In summary, our studies reveal that BiP promotes the release of ERdj3 from substrates in the presence of ATP. This is not due to a competition for binding sites on the substrate once BiP is recruited through its association with ERdj3, but rather it requires a functional interaction between ERdj3 and BiP. This includes both the ability to physically interact with each other and the ability of ERdj3 to stimulate the ATPase activity of BiP. The fact that similar data were observed with another ERdj–BiP pair (Petrova et al, 2008, in press) argues that this mechanism is likely to be used for the release of other DnaJ proteins from substrates.

Materials and methods

Cell culture, transfection, and immunoprecipitation

COS-1 monkey kidney fibroblast cells were maintained in DMEM supplemented with 10% fetal bovine serum, 2 mM L-glutamine, and 1% Fungisone in 3% CO2. Cells were transfected with the indicated vectors using the Fugene 6 transfection reagent (Roche Diagnostics), and after 48 h post-transfection, cells were labelled with [35S]Translabel (Amersham Biosciences) for 3 h. Cells were treated with 150 μg/ml DSP, a membrane-permeable crosslinking reagent (Sigma-Aldrich) for 1 h on ice. Cell lysates were prepared using an NP-40 lysing buffer and immunoprecipitated with indicated antisera followed by binding to Protein A Sepharose beads. The immunoprecipitated complexes were analysed by SDS–PAGE under reducing conditions, and the signal was detected using Amplify (Amersham Biosciences) for radiographic visualization.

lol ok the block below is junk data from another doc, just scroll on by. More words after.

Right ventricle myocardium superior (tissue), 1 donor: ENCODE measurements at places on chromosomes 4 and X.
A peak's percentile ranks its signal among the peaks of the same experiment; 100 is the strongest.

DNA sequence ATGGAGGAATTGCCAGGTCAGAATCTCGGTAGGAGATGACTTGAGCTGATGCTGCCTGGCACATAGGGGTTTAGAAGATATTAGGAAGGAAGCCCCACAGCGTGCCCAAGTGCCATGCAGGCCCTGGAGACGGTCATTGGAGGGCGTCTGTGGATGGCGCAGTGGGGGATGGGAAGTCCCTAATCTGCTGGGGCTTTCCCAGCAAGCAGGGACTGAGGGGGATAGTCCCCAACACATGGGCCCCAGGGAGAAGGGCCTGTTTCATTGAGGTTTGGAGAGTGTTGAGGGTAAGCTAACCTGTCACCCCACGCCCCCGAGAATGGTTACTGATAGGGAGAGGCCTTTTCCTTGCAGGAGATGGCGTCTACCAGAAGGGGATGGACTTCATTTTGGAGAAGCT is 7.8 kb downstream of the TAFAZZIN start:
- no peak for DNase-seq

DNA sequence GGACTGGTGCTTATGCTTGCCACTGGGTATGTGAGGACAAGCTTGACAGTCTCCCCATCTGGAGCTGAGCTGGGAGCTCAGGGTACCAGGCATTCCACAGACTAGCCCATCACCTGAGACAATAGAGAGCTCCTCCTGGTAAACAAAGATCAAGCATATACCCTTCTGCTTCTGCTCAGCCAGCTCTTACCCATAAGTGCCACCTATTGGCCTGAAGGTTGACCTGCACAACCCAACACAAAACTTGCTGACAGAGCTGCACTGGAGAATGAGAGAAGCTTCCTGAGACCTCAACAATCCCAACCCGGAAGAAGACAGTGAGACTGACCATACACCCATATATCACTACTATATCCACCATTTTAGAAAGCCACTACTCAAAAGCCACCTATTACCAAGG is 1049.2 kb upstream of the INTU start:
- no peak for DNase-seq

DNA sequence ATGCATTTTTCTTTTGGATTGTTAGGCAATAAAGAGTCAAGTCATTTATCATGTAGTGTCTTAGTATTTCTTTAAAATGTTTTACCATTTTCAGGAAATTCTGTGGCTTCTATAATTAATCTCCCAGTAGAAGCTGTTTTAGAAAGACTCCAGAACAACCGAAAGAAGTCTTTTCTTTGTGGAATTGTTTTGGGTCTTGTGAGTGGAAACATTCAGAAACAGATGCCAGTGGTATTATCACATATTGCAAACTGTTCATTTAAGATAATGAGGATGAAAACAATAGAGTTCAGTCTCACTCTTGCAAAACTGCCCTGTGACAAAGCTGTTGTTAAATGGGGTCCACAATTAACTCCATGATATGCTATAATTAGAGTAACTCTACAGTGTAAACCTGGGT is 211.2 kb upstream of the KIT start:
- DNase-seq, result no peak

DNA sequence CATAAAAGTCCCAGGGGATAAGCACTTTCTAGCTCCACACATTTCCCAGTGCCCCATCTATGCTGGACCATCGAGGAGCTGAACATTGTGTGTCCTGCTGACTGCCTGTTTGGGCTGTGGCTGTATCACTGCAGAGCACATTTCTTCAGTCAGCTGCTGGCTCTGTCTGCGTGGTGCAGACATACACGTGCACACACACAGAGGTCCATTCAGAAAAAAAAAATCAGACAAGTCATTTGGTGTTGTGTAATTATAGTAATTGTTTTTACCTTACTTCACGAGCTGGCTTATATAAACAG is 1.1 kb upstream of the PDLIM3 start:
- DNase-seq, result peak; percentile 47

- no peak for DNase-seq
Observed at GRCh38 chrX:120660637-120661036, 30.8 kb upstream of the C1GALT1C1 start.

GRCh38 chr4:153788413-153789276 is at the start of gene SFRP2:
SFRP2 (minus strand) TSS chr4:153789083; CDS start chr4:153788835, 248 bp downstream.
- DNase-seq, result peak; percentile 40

In vitro translation and heavy chain-binding assay

Ag8.8 murine plasmacytoma cells were maintained in RPMI 1640 supplemented with 10% fetal bovine serum, 2 mM L-glutamine, and 1% Fungizone in 5% CO2. Cells were metabolically labelled for 16 h with [35S]Translabel (Amersham Biosciences) and treated with or without DSP prior to lysing. Cell lysates were prepared and Ig heavy chains were isolated by binding to Protein A as described earlier (Wei et al, 1995). To release BiP from heavy chains, non-crosslinked samples were supplemented with 1 mM MgCl2, 25 mM KCl, and 1 mM ATP. These samples are the source of free γHC used in the in vitro binding assays, except that the beads were washed an additional three times in PBS to reduce detergent in the samples, which interferes with the ability of ERdj3 to remain associated with unfolded substrates (Shen and Hendershot, 2005).